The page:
Based on information about potential misconduct related to the misuse of funds at Chiles High School, Leon County School Superintendent Hanna requested an independent investigation in June.
The findings of the investigation, completed by the Coppins Monroe law firm, were detailed in a 20 page report.
The report found there was insufficient evidence to conclude that the Chiles High School principal, Joe Burgess, violated any law, policy, or rule.
However, the report did find that Mr. Burgess should have known that documents that were approved for payment were inaccurate.
The investigation ultimately recommended that Mr. Burgess be disciplined in accordance with the district’s policies. Superintendent Hanna suspended Burgess, but the Chiles principal decided to appeal the decision and the matter has been forwarded to the Department of Administrative Hearings by the Leon County School Board.
As a result of the findings, Leon County Schools is in the process of conducting a district wide audit of hourly pay procedures at all schools.
The monies at questions are labeled Advanced Placement (AP) funds. AP funds are awarded to high schools for each student in each advanced placement course who receives a score of 3 or higher on the College Board Advanced Placement Examination.
The policies in place require each school district to allocate at least 80 percent of the funds for advanced placement instruction. The report repeatedly noted that school officials have broad discretion how to use the funds.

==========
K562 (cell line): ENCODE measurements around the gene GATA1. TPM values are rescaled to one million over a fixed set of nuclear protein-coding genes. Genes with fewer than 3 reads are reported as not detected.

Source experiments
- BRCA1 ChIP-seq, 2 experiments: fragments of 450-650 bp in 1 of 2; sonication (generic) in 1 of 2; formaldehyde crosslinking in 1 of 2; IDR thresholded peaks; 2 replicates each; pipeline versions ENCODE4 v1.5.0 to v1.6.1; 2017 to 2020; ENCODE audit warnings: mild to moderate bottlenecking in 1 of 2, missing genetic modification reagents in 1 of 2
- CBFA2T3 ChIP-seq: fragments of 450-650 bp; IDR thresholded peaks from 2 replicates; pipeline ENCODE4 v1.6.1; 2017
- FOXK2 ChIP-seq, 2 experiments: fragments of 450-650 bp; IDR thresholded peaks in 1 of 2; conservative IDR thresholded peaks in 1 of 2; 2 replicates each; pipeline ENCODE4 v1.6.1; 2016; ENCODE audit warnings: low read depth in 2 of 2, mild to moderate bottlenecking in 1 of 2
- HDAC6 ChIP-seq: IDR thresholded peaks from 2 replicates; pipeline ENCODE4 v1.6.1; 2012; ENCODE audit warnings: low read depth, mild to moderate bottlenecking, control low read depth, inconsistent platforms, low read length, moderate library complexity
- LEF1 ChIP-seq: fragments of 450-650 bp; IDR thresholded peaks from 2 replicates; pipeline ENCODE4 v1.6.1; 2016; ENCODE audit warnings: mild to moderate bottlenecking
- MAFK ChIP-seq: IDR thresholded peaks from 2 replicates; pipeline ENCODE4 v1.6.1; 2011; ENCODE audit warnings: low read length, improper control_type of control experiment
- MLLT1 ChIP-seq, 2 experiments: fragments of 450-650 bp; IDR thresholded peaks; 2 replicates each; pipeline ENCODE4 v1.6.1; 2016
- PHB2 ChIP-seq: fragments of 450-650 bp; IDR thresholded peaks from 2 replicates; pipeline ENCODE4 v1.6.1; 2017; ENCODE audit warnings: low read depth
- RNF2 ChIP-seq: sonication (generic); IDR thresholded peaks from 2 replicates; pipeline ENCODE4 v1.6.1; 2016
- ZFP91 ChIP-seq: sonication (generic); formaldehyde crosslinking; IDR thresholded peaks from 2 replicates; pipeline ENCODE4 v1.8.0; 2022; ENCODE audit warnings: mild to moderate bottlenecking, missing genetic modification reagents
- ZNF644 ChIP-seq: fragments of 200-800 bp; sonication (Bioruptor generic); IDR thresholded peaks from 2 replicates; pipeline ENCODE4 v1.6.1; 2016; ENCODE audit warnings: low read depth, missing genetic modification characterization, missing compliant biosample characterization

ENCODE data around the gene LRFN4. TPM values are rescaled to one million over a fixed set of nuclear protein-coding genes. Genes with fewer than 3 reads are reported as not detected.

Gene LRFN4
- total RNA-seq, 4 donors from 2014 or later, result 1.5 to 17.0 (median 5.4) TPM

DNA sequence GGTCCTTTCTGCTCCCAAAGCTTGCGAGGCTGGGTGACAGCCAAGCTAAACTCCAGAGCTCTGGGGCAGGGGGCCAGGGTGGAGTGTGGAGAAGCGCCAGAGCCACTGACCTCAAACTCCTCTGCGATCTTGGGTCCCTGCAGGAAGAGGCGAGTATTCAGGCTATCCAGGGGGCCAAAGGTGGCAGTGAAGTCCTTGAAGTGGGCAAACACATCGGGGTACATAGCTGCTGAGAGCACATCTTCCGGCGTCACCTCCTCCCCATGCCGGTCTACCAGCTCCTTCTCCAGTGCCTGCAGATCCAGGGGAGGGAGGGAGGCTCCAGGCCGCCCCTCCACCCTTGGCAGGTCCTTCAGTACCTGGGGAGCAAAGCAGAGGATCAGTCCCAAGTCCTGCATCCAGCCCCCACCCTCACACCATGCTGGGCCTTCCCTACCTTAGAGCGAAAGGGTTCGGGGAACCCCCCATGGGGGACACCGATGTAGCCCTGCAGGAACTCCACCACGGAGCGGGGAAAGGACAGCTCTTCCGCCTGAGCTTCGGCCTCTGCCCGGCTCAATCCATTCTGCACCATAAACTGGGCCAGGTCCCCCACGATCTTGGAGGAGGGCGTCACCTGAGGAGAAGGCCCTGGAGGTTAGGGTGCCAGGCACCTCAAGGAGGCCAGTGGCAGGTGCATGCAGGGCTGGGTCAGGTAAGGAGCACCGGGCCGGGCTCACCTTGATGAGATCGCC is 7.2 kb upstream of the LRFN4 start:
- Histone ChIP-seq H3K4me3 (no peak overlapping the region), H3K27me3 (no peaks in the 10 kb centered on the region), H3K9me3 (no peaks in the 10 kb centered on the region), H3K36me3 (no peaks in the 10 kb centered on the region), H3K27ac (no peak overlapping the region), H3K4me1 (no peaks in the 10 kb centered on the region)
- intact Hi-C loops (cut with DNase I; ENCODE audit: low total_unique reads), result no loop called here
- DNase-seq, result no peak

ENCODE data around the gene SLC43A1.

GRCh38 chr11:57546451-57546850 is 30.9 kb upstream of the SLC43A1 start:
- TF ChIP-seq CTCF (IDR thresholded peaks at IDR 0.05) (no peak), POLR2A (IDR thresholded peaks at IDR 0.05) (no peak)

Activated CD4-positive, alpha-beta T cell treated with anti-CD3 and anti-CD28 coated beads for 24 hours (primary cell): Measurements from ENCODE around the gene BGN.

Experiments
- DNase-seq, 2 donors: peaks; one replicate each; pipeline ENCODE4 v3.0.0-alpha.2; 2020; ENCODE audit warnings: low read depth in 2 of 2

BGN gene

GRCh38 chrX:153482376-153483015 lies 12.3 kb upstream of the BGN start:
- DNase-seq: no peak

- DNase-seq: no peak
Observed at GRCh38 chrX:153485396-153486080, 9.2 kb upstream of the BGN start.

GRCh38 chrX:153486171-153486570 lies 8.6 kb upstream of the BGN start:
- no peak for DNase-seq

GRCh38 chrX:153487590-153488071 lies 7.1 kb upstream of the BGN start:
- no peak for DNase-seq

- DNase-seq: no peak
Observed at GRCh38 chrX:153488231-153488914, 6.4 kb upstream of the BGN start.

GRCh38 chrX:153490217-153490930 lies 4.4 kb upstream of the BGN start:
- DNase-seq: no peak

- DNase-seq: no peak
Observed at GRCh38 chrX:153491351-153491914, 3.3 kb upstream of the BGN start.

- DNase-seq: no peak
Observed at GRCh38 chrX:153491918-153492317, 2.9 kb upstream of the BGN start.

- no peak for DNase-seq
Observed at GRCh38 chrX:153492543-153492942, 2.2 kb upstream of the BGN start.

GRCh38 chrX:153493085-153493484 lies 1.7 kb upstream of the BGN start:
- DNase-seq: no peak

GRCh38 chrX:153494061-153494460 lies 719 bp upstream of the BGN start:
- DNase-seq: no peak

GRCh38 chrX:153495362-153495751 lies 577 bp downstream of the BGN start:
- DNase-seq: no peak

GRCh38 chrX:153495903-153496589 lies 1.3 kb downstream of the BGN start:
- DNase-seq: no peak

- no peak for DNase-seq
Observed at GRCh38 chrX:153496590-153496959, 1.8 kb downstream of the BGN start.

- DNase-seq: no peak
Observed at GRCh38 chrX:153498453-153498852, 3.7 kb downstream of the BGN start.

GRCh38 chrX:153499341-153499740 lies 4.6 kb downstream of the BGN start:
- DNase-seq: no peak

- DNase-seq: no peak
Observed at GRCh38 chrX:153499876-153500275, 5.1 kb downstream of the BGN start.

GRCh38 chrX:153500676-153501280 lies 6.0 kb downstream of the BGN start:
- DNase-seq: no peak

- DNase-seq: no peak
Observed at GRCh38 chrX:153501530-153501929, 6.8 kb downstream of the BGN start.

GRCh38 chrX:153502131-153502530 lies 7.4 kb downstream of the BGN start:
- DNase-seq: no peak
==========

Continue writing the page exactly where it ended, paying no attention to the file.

Chiles High School received $449,238 in AP funds in 2020-21 and evidence shows that approximately $107,777 of this money was used to fund extra duty hourly positions unrelated to AP activities.
The investigation found:
- There was insufficient evidence to conclude that Burgess violated any law, policy, rule, or directive regarding the use of AP project funds.
- That for nearly all employees authorized to engage in hourly work utilizing AP project funds, [Principal] Burgess falsified District records by approving, signing, and submitting payroll documents he knew (or should have known) were inaccurate.
- There was in most cases no expectation that employees would track or submit their hourly time. Instead, the hours Burgess approved and submitted for payment resulted from mathematical calculations that merely divided a pre-determined dollar amount by the employees’ hourly rate and then divided the result again over eight to ten months.
- The hours submitted often likely had no relation to the hours actually worked in the claimed pay period.
- Because hours were not tracked, it is impossible at this time to confirm that even the minimum number of hours needed were actually worked.
- Substantial concerns about Burgess’s conduct with regard to a $10,000 payment to the Chiles High School football coach, Kevin Pettis.
The report concluded that although Mr. Burgess could have properly paid employees for extra duty work, he did so in a manner that was grossly improper.